Religion and humour

Part of the function of humour is to subvert the accepted order of things. Whenever an individual or a group take themselves too seriously, humour — especially satire — cut them down to size. For example, humour was really important for subverting the Puritan hegemony in 17th century England.

In ancient paganism, there were feasts and processions which inverted the accepted order. Men wore large fish-shaped penises in one ancient Greek procession. The Roman festival of Saturnalia had an element of misrule, and masters were expected to serve their slaves for one day. This was a sort of safety-valve to let off steam and prevent revolution.

In the Middle Ages, the whole 12 days of Christmas were given over to feasting and merriment, and a Lord of Misrule was chosen at random. In Northern France, there was a church service at Christmas dedicated to the donkey that carried Mary to Bethlehem, and everyone brayed like donkeys as part of the liturgy. Churches elected boy bishops to perform a similar function to the Lord of Misrule. As with the ancient custom of Saturnalia, this temporary inversion acted to relieve societal tensions.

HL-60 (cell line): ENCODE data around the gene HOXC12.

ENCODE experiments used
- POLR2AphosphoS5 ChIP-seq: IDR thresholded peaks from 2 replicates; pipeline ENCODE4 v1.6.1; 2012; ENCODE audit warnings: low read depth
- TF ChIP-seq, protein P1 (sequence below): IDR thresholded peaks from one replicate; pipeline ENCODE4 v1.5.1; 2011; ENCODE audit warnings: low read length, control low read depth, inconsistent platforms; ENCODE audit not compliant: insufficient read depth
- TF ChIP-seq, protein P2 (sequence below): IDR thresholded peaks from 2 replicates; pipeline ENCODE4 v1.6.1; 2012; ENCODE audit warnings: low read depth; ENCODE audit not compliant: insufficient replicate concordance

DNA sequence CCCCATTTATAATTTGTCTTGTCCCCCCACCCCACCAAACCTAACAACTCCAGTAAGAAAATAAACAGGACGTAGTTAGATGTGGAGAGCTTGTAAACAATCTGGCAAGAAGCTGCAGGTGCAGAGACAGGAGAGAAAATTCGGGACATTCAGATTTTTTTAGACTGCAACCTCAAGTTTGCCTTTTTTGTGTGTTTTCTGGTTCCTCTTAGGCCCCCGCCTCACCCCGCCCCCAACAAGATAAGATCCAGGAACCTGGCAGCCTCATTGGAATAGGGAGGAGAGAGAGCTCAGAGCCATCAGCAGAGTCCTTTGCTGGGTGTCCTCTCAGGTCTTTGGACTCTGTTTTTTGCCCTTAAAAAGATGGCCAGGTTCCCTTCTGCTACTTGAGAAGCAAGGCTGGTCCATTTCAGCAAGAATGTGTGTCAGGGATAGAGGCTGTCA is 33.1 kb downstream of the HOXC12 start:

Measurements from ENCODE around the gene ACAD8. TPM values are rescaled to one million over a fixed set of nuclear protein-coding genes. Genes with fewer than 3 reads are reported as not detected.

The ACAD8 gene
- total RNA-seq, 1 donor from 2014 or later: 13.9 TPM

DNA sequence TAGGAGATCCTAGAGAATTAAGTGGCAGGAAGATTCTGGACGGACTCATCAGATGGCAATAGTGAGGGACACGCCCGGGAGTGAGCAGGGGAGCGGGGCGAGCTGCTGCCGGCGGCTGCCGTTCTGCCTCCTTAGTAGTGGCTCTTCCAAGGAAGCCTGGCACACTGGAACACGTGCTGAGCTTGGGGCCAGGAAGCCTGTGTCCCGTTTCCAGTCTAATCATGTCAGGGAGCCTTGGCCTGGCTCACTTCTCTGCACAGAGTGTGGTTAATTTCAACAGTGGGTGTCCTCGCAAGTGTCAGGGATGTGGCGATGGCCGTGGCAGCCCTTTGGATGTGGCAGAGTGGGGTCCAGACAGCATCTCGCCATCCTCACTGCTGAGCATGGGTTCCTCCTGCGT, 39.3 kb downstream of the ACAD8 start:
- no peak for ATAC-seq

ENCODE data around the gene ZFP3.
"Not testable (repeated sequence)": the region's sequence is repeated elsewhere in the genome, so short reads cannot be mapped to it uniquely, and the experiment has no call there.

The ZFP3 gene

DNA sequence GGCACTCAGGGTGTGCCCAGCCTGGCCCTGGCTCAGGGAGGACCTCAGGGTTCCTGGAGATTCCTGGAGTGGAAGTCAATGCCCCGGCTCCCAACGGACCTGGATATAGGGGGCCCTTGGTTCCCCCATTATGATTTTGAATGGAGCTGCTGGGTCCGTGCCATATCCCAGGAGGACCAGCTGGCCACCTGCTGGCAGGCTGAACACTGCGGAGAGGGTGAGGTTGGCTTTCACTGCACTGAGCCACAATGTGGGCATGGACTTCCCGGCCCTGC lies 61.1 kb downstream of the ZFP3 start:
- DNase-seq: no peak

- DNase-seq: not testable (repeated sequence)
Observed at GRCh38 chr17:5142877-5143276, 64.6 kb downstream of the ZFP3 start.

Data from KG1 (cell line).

Kings kept a fool because they needed one person who would tell them what they actually thought, instead of sucking up to them and telling them what they thought they wanted to hear.

I would not join any religion that couldn’t laugh at itself. In the Wiccan text The Charge of the Goddess, written by Doreen Valiente, it says, “Therefore let there be beauty and strength, power and compassion, honour and humility, mirth and reverence within you”. I think the inclusion of mirth in this list of virtues is really important.

It is quite noticeable that liberal religions spend a lot of time laughing at themselves. I used to have a book of Jewish jokes, written by Jews, and they were brilliant. If you visit any Unitarian Universalist church website, they pretty much all have a UU jokes page. Pagans are no exception – search for Pagan humour and you will find a lot of it. I would even go so far as to say that the sign that a religion is liberal is its ability to laugh at itself.

Pagan mythologies were probably intended to include humour. One use of humour that springs to mind is the story of Baubo, who found Demeter weeping and wailing for her lost daughter Persephone, and by dancing lewdly and making fun, got Demeter out of her depression and got her to do something.

The novelist Tom Holt has suggested that what Prometheus stole from the gods was not fire, but humour. In his novel Ye Gods, there are many parallel worlds, some where humour has been discovered, and some where it hasn’t. In the worlds where there is no humour, the people are oppressed and miserable.

I actually think that religions that are sex-positive, inclusive, don’t take texts literally, and can laugh at themselves, are a different kind of thing than the religions that don’t. This is especially true of Paganism with its esoteric components of initiation and magic, and its celebration of the body and the erotic. But the main point here is that you cannot be completely oppressed if you have the weapon of satire at your disposal.